Jessie Lilley
Buddy Barnett
Brad Linaweaver

November 2009     Web Edition     Issue #3

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The Vampire Hunters Club

reviewed by J. Neil Schulman

PRESENTED BY: Irena Belle Films and Doodle Barnett Productions | 2001

STARRING: Everybody Who Was in Town at the Time

You ever read fan fiction or see a fan film?

For decades Star Trek fans wrote their own stories about Star Trek characters, then built basement sets of the Enterprise bridge and used newly available visual effects software to make their own Star Trek fan movies. Theyíd show them at science-fiction and other multimedia conventions. One of the most clever, the feature-length Star Trek: Of Gods and Men using many of the various TV seriesí actors, got around the barrier of Paramountís copyrights and trademarks by giving away free DVDs bundled with another indie film, InAlienable, starring Richard Hatch, Walter Koenig, Alan Ruck, and many other well-known actors.

The Vampire Hunters Club might better be titled the Campy Vampire Hunters Club because while itís a fan film itís not a heroic recreation of classic monster movies; itís a loving campy send-up with a minimal plot designed to embed as many iconic actors and fan icons as can be crammed in.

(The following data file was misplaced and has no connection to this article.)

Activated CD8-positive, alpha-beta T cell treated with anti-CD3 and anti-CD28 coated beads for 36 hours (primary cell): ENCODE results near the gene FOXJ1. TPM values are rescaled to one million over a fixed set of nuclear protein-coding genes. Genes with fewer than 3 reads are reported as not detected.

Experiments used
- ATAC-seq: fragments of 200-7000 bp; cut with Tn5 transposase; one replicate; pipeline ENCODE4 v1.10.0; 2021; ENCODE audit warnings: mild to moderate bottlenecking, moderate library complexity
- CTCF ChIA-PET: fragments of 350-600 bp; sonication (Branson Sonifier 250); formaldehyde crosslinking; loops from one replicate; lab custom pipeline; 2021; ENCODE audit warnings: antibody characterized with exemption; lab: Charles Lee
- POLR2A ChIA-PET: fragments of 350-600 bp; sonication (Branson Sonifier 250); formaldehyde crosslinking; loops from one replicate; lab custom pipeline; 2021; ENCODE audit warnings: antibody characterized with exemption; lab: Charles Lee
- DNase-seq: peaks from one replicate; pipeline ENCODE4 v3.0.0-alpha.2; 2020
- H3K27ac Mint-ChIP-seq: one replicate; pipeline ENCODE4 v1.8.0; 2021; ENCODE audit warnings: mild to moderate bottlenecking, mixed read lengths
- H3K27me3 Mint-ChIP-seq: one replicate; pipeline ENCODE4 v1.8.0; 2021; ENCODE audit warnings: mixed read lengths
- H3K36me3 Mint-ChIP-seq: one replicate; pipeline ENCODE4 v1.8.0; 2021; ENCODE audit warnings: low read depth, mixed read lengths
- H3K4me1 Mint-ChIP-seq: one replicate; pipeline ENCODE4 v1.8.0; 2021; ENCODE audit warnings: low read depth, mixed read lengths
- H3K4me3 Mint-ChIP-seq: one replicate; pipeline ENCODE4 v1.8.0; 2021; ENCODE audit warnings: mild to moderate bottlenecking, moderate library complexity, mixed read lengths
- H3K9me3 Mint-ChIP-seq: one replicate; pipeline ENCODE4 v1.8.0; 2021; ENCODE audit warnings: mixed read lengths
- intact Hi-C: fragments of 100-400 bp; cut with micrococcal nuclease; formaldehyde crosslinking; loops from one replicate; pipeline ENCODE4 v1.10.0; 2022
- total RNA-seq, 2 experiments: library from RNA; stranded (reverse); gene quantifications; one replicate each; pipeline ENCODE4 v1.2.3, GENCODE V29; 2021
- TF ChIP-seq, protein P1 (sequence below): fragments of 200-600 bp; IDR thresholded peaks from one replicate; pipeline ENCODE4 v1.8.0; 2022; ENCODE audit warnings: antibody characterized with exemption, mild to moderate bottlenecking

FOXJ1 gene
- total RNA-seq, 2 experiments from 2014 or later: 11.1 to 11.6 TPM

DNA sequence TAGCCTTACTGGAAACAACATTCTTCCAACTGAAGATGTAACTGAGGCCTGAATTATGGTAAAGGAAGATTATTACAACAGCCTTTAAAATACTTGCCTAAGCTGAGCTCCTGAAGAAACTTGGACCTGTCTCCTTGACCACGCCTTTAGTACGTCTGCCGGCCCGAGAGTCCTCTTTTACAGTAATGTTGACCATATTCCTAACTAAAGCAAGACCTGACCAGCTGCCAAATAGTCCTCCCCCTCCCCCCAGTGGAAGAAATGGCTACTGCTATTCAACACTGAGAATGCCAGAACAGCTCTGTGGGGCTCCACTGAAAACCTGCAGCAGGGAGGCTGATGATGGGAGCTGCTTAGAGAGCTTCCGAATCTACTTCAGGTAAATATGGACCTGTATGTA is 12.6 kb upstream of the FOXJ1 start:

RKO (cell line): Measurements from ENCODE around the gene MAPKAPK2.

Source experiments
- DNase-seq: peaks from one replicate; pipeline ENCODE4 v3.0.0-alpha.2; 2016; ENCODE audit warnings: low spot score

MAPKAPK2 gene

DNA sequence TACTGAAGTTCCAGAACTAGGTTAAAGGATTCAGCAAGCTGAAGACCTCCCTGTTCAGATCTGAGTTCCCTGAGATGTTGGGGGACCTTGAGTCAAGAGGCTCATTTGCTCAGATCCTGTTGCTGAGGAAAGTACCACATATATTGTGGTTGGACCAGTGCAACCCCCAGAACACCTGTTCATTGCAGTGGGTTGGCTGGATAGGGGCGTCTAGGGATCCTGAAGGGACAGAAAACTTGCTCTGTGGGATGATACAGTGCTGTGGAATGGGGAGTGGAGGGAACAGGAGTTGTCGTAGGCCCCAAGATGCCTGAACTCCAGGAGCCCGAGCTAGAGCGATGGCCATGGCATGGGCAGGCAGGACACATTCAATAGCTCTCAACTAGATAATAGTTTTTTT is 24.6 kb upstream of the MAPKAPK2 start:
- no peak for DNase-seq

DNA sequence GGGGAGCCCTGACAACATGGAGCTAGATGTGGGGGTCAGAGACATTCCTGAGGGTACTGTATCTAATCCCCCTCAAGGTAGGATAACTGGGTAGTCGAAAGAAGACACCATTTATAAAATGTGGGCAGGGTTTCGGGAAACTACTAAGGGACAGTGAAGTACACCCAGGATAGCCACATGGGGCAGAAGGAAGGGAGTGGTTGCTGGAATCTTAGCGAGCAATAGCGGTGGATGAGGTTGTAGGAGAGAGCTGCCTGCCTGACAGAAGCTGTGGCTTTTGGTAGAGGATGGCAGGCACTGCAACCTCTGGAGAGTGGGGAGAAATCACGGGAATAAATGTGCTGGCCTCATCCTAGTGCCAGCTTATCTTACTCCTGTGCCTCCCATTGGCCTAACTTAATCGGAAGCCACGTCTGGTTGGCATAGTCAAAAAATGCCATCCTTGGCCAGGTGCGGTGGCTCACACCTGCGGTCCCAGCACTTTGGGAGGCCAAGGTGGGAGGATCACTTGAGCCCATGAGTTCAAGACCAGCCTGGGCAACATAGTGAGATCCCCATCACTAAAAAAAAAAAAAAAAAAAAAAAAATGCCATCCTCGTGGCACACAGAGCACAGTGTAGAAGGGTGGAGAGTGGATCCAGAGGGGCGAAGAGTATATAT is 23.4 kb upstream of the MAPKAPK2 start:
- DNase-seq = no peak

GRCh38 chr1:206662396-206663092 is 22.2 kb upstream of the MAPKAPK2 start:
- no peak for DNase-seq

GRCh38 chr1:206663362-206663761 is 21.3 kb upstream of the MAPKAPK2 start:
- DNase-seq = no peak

Forry Ackerman brings an element of science fiction to the club by wearing an original costume based on the 1939 Things to Come and sneaking off to watch showings of the silent-era Metropolis.

Movie star John Agar plays with a giant spider prop, reminding us of his role in the Universal monster classic, Tarantula.

Sergeant-of-Arms William Smith is the tough guy of the Vampire Hunters Club because he fought Clint Eastwood in Every Which Way But Loose.

What would a cult movie be without Brinke Stevens and Mary Woronov?

Irena Belle Films and Doodle Barnett Productions did everything right because they even include Conrad Brooks from the Ed Wood films.

But my favorites include a bevy of sexy vamps recruited by the Master Vampire, himself, Dracula Ė played to the hilt as a TV cult leader by Daniel Roebuck, known from everything from Matlock to The Fugitive to The Man in the High Castle.

I donít know how much money was spent on this turn-of-the-21st century VCR production, but whatever was spent was put to best-use-possible, achieving serviceable lighting, sound, and sets. At 35 minutes this was never going to be a commercial film so whoever financed this was giving a gift to their fellow fans.

Brad Linaweaver wonít likely plug his cameo as the talking werewolf advertising Draculaís TV cult, so keep an eye out!